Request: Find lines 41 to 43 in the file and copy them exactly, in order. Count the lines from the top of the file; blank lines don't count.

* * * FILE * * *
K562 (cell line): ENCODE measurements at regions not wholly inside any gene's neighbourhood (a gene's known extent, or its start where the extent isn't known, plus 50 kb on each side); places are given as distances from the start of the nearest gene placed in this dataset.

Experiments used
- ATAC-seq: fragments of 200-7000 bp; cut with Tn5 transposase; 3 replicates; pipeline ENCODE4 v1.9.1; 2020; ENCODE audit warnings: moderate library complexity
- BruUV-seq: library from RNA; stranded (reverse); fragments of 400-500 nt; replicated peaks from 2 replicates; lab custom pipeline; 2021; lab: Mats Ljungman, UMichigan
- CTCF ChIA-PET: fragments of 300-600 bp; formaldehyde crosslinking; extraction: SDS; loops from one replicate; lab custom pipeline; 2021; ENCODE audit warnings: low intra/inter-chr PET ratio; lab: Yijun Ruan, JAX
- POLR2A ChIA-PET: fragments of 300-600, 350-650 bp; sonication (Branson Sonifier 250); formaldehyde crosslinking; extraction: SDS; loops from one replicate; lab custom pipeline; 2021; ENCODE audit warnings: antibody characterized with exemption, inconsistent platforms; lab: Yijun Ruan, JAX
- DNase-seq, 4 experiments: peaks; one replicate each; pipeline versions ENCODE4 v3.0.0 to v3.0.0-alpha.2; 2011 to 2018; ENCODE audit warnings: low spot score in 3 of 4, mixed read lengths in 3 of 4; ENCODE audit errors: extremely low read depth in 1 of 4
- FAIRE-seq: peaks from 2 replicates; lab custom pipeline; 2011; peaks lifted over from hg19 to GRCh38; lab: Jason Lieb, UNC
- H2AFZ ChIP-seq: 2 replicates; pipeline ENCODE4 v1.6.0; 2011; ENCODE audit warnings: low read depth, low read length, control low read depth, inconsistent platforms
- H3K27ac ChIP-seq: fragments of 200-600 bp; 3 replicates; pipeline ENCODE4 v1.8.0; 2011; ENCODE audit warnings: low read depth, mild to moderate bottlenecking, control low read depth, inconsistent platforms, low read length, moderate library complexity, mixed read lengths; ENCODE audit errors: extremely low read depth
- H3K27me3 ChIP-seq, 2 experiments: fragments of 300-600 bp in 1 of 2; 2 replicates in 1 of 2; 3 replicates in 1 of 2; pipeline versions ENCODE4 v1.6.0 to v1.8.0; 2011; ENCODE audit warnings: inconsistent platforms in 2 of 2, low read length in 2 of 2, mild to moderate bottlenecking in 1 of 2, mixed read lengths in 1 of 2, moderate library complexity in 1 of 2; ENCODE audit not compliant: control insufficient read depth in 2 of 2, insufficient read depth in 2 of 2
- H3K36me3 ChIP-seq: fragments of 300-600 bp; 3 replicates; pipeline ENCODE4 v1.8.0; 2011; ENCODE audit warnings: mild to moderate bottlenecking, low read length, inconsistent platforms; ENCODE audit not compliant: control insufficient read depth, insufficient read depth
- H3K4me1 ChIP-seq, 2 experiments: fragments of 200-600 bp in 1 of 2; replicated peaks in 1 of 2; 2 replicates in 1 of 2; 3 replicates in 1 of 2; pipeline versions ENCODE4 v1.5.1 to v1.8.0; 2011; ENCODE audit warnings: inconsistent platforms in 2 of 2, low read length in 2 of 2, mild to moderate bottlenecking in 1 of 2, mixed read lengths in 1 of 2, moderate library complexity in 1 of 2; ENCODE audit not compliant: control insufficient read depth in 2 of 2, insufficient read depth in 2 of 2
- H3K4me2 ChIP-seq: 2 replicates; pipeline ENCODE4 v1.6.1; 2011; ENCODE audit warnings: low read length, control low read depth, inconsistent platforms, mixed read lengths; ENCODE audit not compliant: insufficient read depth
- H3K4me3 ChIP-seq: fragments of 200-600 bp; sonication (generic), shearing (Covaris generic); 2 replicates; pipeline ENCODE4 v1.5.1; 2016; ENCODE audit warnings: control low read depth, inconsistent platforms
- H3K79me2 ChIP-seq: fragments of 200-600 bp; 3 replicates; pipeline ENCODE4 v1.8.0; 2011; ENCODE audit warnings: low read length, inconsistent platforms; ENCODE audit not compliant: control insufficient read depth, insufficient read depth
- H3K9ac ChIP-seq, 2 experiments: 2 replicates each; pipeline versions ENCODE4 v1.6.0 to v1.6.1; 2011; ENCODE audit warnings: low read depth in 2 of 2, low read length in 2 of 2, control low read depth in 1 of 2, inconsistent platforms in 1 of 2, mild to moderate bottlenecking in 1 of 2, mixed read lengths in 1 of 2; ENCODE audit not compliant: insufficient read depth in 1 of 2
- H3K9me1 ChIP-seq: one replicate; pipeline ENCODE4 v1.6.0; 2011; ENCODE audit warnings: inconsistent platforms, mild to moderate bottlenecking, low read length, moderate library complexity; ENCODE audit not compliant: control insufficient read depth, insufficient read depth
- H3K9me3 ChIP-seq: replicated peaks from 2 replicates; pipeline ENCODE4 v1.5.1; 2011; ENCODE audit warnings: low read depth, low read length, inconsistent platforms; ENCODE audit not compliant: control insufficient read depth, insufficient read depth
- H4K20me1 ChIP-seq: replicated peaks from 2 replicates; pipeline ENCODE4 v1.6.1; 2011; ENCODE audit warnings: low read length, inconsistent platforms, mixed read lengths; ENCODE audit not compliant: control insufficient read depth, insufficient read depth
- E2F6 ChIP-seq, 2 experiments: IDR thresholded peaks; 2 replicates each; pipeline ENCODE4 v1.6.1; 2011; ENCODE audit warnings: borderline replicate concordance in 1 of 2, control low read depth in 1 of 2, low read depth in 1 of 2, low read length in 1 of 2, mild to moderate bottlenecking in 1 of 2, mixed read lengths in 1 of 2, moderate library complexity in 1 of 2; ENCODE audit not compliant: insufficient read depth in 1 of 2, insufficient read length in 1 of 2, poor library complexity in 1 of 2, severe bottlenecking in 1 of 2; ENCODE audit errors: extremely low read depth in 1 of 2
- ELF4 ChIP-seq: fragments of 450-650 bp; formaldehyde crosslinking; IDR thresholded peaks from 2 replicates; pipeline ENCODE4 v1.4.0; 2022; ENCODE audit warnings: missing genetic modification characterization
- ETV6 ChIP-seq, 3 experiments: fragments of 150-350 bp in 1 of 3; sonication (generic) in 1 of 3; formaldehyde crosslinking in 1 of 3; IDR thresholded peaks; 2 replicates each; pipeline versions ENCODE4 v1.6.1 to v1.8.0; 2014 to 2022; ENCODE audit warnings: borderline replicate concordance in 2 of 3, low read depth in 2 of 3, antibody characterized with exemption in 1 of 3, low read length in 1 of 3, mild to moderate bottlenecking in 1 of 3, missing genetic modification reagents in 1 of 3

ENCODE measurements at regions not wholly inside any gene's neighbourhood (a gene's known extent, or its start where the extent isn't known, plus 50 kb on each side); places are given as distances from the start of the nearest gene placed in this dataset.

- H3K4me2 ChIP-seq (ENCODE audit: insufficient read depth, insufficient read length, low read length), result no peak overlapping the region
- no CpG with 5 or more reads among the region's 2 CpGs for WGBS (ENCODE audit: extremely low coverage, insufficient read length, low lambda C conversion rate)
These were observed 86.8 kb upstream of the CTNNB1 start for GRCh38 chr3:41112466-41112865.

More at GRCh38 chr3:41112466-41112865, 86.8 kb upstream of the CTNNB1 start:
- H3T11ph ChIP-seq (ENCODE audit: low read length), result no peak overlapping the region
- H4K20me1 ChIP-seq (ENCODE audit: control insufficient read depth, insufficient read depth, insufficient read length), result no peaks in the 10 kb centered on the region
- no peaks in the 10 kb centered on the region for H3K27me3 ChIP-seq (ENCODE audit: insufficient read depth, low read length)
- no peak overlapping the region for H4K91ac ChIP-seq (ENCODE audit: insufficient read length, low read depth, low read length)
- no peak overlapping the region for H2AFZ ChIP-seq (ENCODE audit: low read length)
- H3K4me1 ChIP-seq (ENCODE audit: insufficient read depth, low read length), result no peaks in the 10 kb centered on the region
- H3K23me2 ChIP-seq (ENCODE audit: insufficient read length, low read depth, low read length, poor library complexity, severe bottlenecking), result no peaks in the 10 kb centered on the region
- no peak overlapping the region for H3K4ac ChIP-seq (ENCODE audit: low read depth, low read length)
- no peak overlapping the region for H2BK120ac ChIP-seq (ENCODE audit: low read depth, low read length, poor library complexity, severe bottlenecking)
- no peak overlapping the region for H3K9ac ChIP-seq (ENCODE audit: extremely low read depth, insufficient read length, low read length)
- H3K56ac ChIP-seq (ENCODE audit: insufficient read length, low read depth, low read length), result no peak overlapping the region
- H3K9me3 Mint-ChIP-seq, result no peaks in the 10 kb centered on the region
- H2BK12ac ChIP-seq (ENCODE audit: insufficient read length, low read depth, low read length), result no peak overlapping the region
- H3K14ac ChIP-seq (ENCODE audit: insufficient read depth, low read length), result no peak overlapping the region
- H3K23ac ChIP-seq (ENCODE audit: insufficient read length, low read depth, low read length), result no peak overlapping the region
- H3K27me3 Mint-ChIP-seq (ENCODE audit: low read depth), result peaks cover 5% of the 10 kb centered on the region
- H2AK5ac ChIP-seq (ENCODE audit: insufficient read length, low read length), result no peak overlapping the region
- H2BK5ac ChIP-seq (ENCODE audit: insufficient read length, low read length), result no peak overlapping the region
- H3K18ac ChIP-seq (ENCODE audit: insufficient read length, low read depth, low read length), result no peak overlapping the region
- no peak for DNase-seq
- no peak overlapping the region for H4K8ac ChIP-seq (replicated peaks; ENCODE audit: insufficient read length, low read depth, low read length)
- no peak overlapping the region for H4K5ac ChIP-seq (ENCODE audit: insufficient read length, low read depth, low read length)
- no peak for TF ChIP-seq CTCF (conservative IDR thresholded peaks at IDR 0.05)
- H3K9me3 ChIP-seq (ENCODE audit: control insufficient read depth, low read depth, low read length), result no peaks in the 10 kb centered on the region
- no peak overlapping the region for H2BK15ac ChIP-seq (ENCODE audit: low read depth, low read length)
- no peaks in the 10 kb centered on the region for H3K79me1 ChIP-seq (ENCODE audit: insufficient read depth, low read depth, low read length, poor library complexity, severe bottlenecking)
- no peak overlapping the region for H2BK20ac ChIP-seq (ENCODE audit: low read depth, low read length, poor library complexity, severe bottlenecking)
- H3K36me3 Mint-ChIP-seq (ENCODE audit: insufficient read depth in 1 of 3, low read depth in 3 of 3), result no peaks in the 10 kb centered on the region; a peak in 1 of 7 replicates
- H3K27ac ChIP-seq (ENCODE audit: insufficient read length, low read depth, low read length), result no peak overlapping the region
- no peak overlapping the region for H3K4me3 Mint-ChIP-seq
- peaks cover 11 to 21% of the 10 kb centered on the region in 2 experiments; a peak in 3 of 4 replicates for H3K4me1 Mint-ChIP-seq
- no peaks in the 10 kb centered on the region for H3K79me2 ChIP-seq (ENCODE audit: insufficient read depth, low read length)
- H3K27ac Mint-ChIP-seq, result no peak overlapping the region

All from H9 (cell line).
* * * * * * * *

- H2BK12ac ChIP-seq (ENCODE audit: insufficient read length, low read depth, low read length), result no peak overlapping the region
- H3K14ac ChIP-seq (ENCODE audit: insufficient read depth, low read length), result no peak overlapping the region
- H3K23ac ChIP-seq (ENCODE audit: insufficient read length, low read depth, low read length), result no peak overlapping the region